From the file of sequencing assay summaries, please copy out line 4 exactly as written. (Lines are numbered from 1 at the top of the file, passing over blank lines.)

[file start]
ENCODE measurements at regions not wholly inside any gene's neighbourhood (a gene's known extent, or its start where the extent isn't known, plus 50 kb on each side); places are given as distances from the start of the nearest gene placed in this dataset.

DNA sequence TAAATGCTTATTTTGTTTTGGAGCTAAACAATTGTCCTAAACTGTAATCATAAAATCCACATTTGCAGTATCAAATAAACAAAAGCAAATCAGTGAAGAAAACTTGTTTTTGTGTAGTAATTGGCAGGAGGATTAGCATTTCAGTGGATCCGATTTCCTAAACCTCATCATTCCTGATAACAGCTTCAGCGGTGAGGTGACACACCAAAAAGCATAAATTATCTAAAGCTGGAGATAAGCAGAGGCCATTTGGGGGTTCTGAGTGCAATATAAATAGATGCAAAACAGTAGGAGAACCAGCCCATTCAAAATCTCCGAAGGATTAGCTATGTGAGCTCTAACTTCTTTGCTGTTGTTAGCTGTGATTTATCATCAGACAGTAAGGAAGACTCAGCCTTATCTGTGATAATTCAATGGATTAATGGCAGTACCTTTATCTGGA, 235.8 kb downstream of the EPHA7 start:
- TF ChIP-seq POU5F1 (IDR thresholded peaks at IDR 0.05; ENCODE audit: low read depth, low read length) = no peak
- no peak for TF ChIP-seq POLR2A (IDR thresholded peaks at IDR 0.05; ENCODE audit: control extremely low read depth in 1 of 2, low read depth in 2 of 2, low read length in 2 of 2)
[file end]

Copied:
- no peak for TF ChIP-seq POLR2A (IDR thresholded peaks at IDR 0.05; ENCODE audit: control extremely low read depth in 1 of 2, low read depth in 2 of 2, low read length in 2 of 2)